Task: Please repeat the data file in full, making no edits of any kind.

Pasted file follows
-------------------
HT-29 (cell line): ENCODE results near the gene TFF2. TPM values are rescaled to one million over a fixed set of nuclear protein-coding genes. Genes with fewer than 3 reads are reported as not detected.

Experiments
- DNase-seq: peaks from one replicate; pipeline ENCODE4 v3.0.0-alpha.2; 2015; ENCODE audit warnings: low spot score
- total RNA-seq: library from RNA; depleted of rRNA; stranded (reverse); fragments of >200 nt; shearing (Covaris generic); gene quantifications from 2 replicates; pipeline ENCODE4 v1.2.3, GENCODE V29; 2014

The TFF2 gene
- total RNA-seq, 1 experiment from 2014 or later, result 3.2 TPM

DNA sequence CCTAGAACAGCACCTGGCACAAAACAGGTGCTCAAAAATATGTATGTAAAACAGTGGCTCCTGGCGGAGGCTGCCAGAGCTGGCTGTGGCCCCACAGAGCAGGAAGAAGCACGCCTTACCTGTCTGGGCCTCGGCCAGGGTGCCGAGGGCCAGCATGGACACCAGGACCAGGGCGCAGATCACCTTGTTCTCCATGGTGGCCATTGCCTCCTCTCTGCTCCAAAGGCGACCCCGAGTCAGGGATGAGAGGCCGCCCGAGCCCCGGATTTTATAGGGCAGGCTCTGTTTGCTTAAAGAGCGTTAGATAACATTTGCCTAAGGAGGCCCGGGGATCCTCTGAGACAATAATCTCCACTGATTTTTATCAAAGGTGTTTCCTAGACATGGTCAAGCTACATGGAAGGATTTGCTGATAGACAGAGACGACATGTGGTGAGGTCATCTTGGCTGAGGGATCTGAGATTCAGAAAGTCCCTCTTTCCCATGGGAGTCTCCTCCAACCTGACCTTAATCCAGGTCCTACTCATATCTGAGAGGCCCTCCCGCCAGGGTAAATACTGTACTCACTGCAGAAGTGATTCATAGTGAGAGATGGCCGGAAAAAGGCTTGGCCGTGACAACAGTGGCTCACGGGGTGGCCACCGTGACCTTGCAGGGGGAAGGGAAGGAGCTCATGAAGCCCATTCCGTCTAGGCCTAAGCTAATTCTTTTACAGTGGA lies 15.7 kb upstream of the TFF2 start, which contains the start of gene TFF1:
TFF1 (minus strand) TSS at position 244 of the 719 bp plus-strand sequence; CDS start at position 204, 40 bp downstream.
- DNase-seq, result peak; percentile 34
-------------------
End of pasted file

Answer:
HT-29 (cell line): ENCODE results near the gene TFF2. TPM values are rescaled to one million over a fixed set of nuclear protein-coding genes. Genes with fewer than 3 reads are reported as not detected.

Experiments
- DNase-seq: peaks from one replicate; pipeline ENCODE4 v3.0.0-alpha.2; 2015; ENCODE audit warnings: low spot score
- total RNA-seq: library from RNA; depleted of rRNA; stranded (reverse); fragments of >200 nt; shearing (Covaris generic); gene quantifications from 2 replicates; pipeline ENCODE4 v1.2.3, GENCODE V29; 2014

The TFF2 gene
- total RNA-seq, 1 experiment from 2014 or later, result 3.2 TPM

DNA sequence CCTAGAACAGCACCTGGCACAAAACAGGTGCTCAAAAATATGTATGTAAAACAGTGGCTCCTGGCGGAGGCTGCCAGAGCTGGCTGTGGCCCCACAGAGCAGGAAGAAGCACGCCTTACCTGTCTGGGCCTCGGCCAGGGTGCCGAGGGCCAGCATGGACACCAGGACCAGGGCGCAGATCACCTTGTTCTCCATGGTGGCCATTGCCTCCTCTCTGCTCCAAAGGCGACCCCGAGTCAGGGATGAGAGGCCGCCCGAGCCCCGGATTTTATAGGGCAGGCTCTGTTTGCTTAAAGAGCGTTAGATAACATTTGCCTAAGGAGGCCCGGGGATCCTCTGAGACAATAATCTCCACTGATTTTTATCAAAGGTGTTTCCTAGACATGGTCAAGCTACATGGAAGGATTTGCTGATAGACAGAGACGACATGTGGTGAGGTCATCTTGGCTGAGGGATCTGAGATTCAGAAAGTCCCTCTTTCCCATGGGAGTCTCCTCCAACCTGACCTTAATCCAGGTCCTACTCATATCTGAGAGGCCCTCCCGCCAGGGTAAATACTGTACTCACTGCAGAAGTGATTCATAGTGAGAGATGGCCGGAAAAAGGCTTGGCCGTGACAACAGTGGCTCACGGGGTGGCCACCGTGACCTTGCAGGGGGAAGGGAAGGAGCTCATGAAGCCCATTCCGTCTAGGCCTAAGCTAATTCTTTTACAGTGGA lies 15.7 kb upstream of the TFF2 start, which contains the start of gene TFF1:
TFF1 (minus strand) TSS at position 244 of the 719 bp plus-strand sequence; CDS start at position 204, 40 bp downstream.
- DNase-seq, result peak; percentile 34